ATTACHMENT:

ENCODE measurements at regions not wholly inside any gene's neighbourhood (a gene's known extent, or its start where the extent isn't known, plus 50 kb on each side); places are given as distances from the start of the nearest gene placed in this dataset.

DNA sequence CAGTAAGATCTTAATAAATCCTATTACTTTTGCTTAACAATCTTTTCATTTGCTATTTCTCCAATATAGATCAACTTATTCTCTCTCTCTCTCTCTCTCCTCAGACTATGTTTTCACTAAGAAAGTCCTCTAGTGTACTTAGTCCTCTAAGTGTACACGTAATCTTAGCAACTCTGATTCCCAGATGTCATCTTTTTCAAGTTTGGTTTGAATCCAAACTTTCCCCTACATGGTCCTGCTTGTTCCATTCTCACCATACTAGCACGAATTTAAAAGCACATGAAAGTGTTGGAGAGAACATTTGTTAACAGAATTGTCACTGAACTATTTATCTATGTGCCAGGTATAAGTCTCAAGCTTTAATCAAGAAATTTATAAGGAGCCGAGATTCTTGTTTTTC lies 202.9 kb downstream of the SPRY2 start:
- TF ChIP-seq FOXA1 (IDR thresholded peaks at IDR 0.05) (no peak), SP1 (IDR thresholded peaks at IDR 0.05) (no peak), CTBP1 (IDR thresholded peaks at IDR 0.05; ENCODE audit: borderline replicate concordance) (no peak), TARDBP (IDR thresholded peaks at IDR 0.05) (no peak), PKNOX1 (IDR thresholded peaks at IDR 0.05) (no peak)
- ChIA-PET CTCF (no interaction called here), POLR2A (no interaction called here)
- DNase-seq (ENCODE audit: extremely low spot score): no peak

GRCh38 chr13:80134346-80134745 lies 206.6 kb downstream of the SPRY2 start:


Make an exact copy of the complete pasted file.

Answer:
ENCODE measurements at regions not wholly inside any gene's neighbourhood (a gene's known extent, or its start where the extent isn't known, plus 50 kb on each side); places are given as distances from the start of the nearest gene placed in this dataset.

DNA sequence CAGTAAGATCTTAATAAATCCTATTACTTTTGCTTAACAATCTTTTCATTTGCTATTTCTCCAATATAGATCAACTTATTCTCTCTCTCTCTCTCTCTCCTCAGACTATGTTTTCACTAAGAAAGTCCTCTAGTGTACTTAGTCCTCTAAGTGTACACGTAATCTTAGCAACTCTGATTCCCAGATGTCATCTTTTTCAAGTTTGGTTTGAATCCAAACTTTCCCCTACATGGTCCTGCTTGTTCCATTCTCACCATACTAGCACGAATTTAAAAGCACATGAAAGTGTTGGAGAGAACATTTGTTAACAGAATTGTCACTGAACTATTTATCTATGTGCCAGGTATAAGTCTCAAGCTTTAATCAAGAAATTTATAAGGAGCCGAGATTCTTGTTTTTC lies 202.9 kb downstream of the SPRY2 start:
- TF ChIP-seq FOXA1 (IDR thresholded peaks at IDR 0.05) (no peak), SP1 (IDR thresholded peaks at IDR 0.05) (no peak), CTBP1 (IDR thresholded peaks at IDR 0.05; ENCODE audit: borderline replicate concordance) (no peak), TARDBP (IDR thresholded peaks at IDR 0.05) (no peak), PKNOX1 (IDR thresholded peaks at IDR 0.05) (no peak)
- ChIA-PET CTCF (no interaction called here), POLR2A (no interaction called here)
- DNase-seq (ENCODE audit: extremely low spot score): no peak

GRCh38 chr13:80134346-80134745 lies 206.6 kb downstream of the SPRY2 start: